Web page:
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The push for the statewide sales tax is growing hotter. Gov. Murkowski is touting the 2 to 4 percent tax. The House is looking to pass something, if they can. Unfortunately, it looks suspiciously for show. The session is over very soon, and the tax wasn't even discussed until late. One Republican talked before the session about past efforts to introduce unpassable legislation, in order to show the "pain" to the Alaskan voters, to increase awareness. It's politics.
If people from Juneau should talk of "punishing the poor," it would be hypocritical. Juneau has regressive taxes to the bone, which is pretty much the only choice for a municipal government, with property and sales tax. The question is, what is the role of municipal government in Alaska? With unfunded mandates and deficits coming from both federal and state government, much of the pain falls to the local government. This is why local government must be active in state politics.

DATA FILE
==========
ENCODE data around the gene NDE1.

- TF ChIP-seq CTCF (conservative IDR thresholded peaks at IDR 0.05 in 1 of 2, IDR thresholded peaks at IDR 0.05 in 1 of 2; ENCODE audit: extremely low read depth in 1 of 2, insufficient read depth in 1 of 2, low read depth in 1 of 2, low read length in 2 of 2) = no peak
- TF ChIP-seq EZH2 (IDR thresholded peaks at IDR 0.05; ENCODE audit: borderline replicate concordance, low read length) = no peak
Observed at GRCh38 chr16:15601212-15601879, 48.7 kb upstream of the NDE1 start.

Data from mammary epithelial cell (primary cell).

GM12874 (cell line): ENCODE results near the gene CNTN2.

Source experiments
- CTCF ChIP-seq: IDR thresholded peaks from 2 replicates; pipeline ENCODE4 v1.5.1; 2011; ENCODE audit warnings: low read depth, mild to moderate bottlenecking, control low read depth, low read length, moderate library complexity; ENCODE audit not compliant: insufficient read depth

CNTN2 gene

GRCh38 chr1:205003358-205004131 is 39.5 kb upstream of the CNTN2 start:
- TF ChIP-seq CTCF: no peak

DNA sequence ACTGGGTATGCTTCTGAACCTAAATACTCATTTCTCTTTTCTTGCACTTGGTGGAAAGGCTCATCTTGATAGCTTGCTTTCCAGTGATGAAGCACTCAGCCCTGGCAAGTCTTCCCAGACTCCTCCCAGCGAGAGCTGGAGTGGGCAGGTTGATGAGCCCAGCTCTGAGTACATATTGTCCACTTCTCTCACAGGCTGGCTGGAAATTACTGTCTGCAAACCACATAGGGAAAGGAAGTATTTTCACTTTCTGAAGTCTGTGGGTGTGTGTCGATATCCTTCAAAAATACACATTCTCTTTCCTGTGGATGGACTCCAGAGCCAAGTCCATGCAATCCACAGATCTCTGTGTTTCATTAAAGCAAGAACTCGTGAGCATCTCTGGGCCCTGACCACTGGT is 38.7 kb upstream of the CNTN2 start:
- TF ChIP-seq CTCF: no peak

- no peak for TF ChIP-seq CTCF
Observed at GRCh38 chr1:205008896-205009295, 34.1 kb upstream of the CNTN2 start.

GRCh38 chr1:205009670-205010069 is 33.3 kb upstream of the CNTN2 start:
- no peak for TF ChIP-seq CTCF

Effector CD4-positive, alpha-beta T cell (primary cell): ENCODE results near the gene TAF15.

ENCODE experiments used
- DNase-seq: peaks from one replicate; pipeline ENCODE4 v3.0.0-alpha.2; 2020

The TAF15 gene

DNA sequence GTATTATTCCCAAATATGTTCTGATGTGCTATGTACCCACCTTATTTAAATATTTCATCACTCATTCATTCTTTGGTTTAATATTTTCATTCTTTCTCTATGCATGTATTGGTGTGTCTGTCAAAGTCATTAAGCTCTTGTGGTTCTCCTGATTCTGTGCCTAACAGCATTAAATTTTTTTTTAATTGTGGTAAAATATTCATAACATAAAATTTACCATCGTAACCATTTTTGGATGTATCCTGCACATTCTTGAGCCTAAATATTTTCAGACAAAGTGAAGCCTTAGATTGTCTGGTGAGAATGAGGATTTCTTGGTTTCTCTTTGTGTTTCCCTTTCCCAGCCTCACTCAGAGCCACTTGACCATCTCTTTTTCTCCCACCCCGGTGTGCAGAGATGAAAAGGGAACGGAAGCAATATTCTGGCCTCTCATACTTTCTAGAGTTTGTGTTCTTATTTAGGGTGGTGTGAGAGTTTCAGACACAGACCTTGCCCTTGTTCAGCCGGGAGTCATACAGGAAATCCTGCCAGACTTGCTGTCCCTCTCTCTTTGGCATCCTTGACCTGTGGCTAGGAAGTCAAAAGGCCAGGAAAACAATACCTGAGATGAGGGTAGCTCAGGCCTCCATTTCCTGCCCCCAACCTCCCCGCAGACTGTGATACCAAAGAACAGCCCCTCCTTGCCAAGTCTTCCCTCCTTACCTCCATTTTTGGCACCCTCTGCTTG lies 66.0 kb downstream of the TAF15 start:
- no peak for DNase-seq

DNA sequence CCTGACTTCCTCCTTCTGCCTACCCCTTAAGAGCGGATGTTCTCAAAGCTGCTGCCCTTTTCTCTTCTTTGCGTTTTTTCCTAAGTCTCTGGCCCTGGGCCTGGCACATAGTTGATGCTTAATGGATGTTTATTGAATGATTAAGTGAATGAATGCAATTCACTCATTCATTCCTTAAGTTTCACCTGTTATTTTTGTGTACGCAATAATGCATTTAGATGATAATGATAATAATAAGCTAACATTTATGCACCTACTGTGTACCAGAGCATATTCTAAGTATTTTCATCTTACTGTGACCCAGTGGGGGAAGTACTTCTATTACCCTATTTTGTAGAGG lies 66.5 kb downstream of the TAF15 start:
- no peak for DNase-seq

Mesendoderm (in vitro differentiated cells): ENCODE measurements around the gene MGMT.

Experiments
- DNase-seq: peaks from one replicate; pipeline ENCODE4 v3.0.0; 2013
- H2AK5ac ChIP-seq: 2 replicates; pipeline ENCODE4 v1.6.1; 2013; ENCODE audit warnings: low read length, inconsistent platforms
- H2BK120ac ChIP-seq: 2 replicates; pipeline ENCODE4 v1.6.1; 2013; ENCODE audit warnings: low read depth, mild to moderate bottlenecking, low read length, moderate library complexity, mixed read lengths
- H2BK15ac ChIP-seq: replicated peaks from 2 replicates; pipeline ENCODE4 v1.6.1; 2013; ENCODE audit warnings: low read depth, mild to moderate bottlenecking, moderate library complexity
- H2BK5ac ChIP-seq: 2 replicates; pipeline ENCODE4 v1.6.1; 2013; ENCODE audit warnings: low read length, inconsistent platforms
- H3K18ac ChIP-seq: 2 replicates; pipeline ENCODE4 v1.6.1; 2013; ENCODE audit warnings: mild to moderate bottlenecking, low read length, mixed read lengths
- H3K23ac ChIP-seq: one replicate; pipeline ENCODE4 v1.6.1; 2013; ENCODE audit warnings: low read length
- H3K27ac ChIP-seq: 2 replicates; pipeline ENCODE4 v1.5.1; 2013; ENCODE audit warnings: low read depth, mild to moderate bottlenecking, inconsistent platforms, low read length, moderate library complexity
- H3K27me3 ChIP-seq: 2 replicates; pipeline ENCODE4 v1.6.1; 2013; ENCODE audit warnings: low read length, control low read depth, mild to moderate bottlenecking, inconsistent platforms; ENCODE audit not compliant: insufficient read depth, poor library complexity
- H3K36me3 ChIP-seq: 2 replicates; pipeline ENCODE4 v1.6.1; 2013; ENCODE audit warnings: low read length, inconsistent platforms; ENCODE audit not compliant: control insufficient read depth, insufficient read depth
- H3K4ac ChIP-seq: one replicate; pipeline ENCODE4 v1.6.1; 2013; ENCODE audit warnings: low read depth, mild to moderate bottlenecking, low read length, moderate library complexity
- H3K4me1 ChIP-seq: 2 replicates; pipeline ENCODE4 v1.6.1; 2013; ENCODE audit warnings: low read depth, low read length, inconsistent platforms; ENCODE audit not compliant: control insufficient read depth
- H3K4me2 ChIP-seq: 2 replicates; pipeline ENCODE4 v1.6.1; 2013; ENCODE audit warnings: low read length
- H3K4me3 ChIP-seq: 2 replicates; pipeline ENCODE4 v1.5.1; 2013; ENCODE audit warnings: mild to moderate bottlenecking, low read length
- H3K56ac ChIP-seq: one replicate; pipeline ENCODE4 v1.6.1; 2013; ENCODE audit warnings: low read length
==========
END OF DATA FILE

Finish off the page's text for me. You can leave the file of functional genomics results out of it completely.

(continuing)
People speak of rural people paying higher rates for sales tax, with higher costs for essential living items, like milk and toilet paper. This is an excellent argument. I believe it is essential, though, to not act as if we are saviors for the "less fortunate" in rural villages. Many of the rural stores sell plainly too much alcohol and sugar.
Meanwhile, there is outstanding subsistence harvest, and a flourishing culture. When I go to villages, and see dances, and hear Native language, I think about healing through the pain of alcoholism and assimilation, and I wonder exactly which culture is depraved? Funding, grants, money, oil jobs all come and go, but if an ancient culture can still survive and thrive through it all, they should be saving us, not us them. If my people can get past the cycle of victimhood (which liberal politics often encourages), and dependence, and remember our strengths, we will be on a path to success, healing and power.
A sales tax satisfies Gov. Murkowski's urge to not "punish success", and helps to close the budget gap without exhausting the Constitutional Budget Reserve, or mining our cherished Permanent Fund. A sales tax will help education, and I don't mind being more poor for Alaska's children.
Ishmael C. Hope